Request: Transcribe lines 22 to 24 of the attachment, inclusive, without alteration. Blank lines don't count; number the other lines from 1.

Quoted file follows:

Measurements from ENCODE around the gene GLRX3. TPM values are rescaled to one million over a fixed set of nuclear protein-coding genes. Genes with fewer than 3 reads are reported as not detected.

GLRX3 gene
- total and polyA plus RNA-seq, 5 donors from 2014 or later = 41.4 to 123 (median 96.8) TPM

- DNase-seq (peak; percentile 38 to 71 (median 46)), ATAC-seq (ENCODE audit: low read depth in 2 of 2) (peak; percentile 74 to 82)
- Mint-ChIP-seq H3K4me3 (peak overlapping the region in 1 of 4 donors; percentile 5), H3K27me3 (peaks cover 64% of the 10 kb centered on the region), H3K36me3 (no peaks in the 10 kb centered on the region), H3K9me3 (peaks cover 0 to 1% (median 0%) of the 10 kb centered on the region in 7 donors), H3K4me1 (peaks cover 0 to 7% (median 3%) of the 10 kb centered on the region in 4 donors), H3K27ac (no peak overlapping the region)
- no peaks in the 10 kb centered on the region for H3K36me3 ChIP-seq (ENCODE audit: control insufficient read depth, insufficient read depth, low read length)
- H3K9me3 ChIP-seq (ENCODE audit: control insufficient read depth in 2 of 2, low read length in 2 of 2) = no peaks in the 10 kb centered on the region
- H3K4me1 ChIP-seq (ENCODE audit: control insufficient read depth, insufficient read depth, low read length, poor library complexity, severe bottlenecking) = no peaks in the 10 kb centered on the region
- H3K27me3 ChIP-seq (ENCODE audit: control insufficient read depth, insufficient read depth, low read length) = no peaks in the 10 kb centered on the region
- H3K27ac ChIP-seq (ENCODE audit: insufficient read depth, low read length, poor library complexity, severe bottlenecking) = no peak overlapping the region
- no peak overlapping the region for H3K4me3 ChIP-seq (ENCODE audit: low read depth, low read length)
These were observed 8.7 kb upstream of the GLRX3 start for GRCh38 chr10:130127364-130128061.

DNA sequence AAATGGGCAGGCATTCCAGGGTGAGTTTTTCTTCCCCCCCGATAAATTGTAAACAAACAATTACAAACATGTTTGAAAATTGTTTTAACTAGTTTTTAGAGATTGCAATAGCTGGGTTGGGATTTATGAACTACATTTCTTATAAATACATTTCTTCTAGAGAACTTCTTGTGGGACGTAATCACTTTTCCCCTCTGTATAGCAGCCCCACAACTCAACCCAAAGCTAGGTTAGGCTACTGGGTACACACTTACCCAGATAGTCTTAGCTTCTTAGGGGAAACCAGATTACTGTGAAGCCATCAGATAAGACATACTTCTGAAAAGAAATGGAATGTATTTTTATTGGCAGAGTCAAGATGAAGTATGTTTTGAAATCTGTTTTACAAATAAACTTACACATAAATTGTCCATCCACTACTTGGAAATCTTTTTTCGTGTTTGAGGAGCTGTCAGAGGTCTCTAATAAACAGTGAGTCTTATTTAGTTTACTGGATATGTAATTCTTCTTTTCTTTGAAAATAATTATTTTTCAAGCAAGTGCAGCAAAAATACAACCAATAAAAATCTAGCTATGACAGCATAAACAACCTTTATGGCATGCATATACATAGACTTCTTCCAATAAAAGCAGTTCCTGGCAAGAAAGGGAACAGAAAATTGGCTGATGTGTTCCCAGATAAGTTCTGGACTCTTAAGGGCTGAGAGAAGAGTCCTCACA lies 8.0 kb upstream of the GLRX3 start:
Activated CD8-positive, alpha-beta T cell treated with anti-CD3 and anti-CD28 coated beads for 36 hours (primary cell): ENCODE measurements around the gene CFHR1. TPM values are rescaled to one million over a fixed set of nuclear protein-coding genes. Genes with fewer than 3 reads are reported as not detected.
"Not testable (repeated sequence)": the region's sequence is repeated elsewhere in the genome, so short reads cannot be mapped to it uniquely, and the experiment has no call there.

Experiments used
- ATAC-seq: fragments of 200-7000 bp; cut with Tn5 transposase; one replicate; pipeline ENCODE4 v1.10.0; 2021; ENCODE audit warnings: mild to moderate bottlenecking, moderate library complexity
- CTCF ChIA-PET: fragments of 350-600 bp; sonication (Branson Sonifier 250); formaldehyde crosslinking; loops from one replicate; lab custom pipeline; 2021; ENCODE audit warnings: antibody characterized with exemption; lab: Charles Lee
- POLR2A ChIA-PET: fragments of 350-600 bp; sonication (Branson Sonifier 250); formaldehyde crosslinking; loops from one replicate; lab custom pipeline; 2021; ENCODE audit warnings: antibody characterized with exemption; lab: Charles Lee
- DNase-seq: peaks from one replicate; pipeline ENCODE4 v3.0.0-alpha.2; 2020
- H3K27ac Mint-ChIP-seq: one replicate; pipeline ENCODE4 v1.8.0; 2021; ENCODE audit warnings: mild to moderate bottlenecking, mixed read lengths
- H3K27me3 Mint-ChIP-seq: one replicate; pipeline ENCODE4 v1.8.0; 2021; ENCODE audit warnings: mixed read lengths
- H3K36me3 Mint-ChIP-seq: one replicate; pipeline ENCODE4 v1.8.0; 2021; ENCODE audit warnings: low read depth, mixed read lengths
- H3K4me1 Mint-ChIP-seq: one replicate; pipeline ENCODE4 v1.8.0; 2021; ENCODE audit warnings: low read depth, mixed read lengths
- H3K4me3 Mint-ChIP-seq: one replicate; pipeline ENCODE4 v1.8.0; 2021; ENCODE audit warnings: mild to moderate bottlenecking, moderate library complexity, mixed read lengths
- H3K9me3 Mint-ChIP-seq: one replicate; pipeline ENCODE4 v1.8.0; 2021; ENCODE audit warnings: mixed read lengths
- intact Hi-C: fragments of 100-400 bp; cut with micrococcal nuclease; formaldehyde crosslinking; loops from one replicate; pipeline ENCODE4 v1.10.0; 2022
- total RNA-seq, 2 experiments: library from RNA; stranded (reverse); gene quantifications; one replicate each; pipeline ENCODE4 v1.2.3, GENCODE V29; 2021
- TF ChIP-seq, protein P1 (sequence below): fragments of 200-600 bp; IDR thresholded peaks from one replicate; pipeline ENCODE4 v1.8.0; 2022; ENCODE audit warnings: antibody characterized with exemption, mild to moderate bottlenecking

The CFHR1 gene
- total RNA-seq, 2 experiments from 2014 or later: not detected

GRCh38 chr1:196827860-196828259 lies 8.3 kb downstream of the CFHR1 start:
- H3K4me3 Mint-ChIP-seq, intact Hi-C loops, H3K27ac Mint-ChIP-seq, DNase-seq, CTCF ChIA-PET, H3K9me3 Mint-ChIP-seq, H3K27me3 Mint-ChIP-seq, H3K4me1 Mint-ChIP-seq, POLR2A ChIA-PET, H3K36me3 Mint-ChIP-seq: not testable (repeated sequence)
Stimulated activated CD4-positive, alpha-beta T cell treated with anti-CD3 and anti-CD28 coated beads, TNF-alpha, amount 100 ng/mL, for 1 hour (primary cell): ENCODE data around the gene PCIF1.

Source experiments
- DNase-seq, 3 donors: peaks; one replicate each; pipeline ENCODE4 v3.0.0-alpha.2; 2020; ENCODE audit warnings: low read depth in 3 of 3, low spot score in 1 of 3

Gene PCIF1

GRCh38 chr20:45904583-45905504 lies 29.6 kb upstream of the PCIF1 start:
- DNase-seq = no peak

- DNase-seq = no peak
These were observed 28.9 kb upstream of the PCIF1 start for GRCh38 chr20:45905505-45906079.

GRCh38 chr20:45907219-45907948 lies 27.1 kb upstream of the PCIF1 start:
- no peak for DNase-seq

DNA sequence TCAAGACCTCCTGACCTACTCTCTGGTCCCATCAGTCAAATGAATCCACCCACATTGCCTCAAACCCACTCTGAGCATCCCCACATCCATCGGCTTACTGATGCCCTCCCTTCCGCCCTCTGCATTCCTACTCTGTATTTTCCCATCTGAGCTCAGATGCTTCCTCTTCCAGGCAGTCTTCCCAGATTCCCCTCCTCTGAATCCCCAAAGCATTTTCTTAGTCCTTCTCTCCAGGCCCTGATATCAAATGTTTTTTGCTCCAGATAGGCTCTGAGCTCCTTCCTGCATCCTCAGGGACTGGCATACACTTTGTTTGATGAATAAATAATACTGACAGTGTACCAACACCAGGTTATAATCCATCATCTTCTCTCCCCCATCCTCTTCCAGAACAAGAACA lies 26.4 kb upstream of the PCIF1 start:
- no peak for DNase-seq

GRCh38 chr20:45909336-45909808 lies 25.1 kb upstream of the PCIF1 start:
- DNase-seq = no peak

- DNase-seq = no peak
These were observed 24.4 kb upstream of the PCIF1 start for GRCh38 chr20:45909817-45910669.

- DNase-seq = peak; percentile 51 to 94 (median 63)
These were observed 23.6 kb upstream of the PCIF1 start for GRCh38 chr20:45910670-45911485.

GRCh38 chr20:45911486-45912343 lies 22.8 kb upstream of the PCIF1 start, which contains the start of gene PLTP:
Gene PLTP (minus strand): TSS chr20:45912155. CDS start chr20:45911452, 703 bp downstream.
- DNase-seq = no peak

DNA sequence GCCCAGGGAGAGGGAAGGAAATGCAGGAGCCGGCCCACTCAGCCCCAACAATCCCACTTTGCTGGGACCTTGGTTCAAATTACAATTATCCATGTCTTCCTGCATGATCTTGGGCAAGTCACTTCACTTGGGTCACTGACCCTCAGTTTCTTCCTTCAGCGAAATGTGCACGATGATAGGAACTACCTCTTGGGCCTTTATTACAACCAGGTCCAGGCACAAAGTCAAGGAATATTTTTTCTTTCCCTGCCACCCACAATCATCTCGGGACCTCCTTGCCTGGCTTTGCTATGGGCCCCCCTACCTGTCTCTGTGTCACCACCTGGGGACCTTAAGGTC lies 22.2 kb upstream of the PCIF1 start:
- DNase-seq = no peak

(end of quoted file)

- H3K27me3 Mint-ChIP-seq: one replicate; pipeline ENCODE4 v1.8.0; 2021; ENCODE audit warnings: mixed read lengths
- H3K36me3 Mint-ChIP-seq: one replicate; pipeline ENCODE4 v1.8.0; 2021; ENCODE audit warnings: low read depth, mixed read lengths
- H3K4me1 Mint-ChIP-seq: one replicate; pipeline ENCODE4 v1.8.0; 2021; ENCODE audit warnings: low read depth, mixed read lengths